For sow the wiz and for that the bliss Flee through the apple tree It is harvest times Now jam and sweet like pie Oh the bliss of a midnight sky
We plied and plowed and for that the bliss Fill up a room, no one to miss It is now harvest times Us to remember the Queen of ages Don't forget to pay the wages Oh the bliss of lovers gazes
Further down the deep deep blue Of ocean wonders, to remind of all the ships that went through Rough patches of ill willed weather and stormy faiths I hope we all remember that it is to Christ we stand our faith
Oh the bliss of Life Oh the bliss of Faith
Oh the bliss of Summers mother leaving heaps of Love on the stairs For those who not have the bliss of being sometimes missed By someone who actually cares even just a little bear lonely in the woods a quiet autumn afternoon Not knowing when winter starts or when to say hello to the moon
Who to say good night, good morning or good bye When you are a lonely cub in the woods and your mama was a wish on a star.
Not sure what this is. Maybe some inner child thing talking? Sometimes i just write what comes up in my head. a And here is something I just wrote. Hope someone finds it worthy and feel something...
I followed a boy on his impromptu journey to the forest (or at least what I once thought it was).
he walked with a nonchalant disposition without saying any word. his gestures demonstrated it all.
it’s ludicrous that I reluctantly stepped forward to the vast and dense forest in front of me. I was not scared at all. I discovered amity within the zigzagging branches and peace in this endless labyrinth.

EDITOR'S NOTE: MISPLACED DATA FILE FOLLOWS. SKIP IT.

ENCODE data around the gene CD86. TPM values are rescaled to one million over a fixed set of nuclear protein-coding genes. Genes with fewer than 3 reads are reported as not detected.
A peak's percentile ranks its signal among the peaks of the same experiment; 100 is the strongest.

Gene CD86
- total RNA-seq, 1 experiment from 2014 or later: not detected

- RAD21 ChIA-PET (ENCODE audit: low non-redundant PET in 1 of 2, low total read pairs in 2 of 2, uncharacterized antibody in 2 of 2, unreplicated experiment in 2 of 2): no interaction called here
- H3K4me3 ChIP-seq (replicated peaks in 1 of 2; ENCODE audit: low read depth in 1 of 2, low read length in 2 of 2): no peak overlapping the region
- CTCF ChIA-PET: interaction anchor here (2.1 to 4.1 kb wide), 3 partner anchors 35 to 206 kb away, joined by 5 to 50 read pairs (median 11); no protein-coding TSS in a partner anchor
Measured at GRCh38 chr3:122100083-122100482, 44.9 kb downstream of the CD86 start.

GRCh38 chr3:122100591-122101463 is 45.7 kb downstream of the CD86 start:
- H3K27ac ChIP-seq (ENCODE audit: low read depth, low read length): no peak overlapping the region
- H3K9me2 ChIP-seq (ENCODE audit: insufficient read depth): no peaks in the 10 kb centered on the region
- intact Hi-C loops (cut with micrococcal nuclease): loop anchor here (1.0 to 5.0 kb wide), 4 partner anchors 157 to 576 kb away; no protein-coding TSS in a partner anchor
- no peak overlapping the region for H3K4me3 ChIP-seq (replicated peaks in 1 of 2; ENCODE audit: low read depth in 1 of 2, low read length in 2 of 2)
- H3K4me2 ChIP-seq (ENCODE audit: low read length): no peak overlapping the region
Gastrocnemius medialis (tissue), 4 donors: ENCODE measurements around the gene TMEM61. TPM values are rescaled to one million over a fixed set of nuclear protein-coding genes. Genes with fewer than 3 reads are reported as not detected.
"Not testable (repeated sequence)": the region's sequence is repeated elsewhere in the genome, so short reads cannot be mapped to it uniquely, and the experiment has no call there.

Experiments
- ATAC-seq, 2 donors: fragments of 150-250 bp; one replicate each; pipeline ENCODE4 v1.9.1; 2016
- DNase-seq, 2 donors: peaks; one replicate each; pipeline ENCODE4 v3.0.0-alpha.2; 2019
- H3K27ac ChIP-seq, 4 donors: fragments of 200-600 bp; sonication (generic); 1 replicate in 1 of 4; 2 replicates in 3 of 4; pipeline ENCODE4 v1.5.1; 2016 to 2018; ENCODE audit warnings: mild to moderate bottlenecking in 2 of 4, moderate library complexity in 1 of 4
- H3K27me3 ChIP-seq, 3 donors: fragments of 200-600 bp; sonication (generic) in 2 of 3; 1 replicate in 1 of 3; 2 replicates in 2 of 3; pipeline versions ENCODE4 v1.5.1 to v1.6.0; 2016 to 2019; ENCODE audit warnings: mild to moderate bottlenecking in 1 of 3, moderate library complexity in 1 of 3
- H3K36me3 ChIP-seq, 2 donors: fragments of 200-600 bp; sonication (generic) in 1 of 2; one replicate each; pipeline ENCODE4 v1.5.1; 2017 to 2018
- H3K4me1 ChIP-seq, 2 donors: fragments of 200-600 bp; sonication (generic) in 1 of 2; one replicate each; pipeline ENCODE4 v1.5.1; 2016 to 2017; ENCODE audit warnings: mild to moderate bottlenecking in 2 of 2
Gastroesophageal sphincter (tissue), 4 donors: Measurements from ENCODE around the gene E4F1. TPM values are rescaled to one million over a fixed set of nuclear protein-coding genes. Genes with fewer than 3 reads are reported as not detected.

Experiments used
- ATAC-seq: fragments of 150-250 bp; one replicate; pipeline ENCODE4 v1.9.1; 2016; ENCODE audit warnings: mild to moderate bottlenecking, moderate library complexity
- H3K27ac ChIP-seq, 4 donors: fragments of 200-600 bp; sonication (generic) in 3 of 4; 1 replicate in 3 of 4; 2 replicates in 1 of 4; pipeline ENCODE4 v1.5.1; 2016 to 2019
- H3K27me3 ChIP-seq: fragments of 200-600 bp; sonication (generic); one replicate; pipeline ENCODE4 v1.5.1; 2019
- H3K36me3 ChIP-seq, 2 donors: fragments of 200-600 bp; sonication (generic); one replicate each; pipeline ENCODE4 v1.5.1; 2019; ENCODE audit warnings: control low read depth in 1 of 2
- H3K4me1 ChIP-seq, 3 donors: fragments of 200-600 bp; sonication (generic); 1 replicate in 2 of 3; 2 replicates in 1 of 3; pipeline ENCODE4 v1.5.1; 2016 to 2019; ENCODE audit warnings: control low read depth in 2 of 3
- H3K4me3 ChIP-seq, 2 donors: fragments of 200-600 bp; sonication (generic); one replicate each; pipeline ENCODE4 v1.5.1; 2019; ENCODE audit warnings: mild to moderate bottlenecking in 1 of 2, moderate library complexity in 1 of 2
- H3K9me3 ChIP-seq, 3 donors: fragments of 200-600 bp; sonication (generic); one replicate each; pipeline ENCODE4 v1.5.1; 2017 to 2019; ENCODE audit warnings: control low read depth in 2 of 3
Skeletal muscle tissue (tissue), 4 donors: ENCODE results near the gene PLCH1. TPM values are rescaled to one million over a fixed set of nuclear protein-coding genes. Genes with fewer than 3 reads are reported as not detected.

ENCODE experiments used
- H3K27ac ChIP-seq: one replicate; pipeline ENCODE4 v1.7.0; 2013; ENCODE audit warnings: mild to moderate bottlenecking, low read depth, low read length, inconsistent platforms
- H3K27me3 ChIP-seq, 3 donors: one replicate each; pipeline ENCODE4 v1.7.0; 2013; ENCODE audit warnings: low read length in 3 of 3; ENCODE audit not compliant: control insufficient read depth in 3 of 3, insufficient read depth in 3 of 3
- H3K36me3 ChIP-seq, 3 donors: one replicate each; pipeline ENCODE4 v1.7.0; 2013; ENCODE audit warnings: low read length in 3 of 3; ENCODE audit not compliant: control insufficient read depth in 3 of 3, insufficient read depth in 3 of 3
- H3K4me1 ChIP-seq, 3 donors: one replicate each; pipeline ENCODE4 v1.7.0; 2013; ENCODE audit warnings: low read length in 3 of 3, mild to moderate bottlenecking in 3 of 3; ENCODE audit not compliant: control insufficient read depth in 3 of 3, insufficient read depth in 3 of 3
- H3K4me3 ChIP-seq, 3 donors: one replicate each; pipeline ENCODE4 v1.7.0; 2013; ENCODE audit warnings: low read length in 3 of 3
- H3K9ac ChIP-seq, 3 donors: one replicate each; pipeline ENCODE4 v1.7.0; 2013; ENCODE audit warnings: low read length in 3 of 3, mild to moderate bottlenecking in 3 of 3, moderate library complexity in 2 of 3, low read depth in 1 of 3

and after a long and intense journey, the dazzling sunlight captures his figure: his tanned skin was wrapped by falling leaves, laying down at the top of the rock (in which I always wonder to see what he’s dreaming).
for once in my life, never have I thought silence could be so much pleasing as that.
Tonight I stayed at work until 7:00. It was dark when I locked the front doors. Winter approaches again, soon the great coat huddled like a rug around me. The streets were active as usual, block residents hanging out front steps. I said goodnight to Nydian Figueroa, after school counselor. I bought a beer at the deli on Third Ave. from the Arab owner. He’s a bit upset about the bottle bill. Collecting bottles from small groceries could be a useful youth employment enterprise. I walked down Fifth along the park in the dark drinking my beer and looking at women. I need a good **** badly. I tried to decide whether to go to the movies, a Hopi film Howard recommended, or just go home, watch tv and light a candle. Maybe I’d meet someone at the film. Can I handle the malady of going home tonight? If I die, I die alone. I turned west toward the subway past the museum, through the park. I can’t look at the myriad lights in buildings large enough to hold a small town. It increases my anxiety and anonymity to the breaking point. I hoped to be mugged, for the human contact. Two big guys looked me over, but I lowered my center of gravity and they passed quietly. Survival feels fine, proves I am alive. The white pines in this corner of the park hold a cool, earthy air reminding me of coming winter, that mortality is restful, of the black bear and swollen river I saw 500 miles away and only one day ago.